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MAIN Arrow to HomeYour Money Arrow to Tax Links Taxes Arrow to How to File a Tax Extension How to File a Tax Extension

How to File a Tax Extension

Tax Extensions after April 15Everybody needs a cushion (and maybe a hot cup of tea) around April tax time.

As tax deadlines draw near, there are meetings with accountants, searching for all those missing pieces of paper including receipts, logs of travel expenses, and the million other nit-picky items that go into an audit-proof tax return.

But if you seriously need an extension of time to file this year, the IRS allows you to take up to six months to complete your taxes (that is, if you don't owe anything) without penalties.

There's more information for those traveling abroad at tax time, as well as U.S. armed forces personnel serving overseas on April 15.

Find out more about filing a tax extension along with additional tax extension filing advice from top sites on the subject, below.

IRS tax extension form 4868How do I file an extension?

4868 is the form to remember when you're running short on time or you think you might miss the April 15 due date.

Federal form 4868, or "Application for Automatic Extension of Time To File U.S Income Tax Return" includes the full form and complete instructions for estimating what you may owe, or won't owe. It also includes special instructions for e-filing as well as filing the traditional paper form.

What if I can't pay my estimated taxes by April 15?

If you are expecting a refund, no more needs to be done than to file the 4868 form for a 6-month extension (usually, until October 15), but if you've estimated that you owe taxes this year, the IRS allows little "wiggle room" for late payment.

At least 90 percent of your estimated taxes must accompany your tax extension form. To avoid late penalties, payment can be made by check or, if you are e-filing, by credit card. An interest rate of 1/2 of 1% applies until your taxes are paid.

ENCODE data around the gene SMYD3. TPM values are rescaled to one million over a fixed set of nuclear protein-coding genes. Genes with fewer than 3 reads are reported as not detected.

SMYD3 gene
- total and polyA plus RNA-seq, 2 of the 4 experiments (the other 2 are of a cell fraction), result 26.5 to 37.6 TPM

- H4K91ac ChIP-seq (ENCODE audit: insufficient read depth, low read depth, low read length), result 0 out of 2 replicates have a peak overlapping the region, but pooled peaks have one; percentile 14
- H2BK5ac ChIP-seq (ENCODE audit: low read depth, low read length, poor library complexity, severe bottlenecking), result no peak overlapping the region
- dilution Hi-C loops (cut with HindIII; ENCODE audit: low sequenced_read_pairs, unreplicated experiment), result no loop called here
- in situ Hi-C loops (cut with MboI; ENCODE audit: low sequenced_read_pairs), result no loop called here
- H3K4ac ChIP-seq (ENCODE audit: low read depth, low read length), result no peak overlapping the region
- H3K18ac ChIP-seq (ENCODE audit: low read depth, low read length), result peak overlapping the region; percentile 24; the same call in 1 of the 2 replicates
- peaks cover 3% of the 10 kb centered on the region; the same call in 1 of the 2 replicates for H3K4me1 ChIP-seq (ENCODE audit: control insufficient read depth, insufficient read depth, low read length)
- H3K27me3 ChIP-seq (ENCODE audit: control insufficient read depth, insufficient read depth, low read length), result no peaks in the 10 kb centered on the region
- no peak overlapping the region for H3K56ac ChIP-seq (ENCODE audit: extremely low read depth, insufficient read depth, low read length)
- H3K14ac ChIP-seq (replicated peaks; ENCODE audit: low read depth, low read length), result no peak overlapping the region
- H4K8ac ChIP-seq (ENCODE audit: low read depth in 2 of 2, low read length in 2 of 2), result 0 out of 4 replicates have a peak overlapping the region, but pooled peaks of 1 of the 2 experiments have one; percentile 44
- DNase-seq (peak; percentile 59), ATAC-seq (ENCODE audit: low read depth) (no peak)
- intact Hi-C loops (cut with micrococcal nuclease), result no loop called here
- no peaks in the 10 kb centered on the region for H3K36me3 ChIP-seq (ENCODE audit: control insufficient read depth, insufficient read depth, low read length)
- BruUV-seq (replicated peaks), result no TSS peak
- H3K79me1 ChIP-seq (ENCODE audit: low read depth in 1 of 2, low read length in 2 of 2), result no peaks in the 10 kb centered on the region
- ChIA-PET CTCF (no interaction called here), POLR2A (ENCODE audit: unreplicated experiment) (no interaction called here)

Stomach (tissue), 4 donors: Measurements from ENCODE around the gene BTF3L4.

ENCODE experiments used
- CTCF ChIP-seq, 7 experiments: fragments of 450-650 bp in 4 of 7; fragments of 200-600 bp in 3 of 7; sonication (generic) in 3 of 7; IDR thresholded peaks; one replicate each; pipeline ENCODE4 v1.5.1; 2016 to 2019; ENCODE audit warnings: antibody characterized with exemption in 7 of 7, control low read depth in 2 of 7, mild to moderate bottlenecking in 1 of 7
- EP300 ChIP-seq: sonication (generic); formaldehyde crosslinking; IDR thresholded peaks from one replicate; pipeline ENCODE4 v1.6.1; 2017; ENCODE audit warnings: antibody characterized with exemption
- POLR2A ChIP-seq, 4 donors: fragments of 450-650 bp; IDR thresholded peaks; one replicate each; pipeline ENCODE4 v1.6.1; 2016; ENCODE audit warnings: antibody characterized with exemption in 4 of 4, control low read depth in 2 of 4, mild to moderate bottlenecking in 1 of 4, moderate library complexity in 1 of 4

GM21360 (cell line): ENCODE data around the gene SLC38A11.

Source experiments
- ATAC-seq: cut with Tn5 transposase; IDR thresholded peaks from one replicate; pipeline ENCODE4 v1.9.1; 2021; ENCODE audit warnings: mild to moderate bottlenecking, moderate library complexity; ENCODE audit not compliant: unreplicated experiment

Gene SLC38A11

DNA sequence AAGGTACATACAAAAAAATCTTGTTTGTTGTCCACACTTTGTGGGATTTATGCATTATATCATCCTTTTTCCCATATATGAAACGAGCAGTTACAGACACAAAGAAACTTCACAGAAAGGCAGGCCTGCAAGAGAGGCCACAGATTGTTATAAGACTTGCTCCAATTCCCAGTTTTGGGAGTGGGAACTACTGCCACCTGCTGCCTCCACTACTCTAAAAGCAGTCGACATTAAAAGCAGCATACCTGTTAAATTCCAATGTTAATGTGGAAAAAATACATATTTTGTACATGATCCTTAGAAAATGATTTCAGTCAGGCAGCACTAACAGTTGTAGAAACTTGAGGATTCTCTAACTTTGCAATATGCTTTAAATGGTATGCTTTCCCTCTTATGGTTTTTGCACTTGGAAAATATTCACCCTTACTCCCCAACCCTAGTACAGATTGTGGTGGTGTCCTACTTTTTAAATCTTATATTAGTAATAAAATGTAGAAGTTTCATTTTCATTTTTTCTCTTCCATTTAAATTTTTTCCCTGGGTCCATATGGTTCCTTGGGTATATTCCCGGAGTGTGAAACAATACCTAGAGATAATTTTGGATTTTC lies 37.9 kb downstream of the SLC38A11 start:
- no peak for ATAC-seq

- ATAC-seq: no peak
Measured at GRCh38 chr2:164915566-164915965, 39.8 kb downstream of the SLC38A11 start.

If you cannot pay your estimated taxes by the deadline date, don't bother to file the 4868 form. Simply file your taxes as you normally would and pay as much as you can. The IRS will send you a notice for the balance. This may include additional charges for interest and/or a penalty.

Do I also have to file an extension on my state taxes?

Yes. States usually require their own tax extension forms to file, and often follow the federal guidelines for allowing a 6-month extension after the filing deadline. Don't forget to file your state's extension form to avoid any additional late payment penalties.

What if I'm out of the country around tax time?

Special rules apply if you are living or working outside the U.S. on April 15.

The IRS allows 2 extra months to file your return and pay any amount due without requesting an extension. This also applies to members of the U.S. armed forces serving in combat zones overseas. For more information, see the Tax Guide for U.S. Citizens and Resident Aliens Abroad.


also see in Taxes -> Tax Filing Tips & Tricks | Home Office Deductions


More tax extension filing tips around the Web:


IRS - Extension of Time to File Your Tax Return

How to File a Tax Extension


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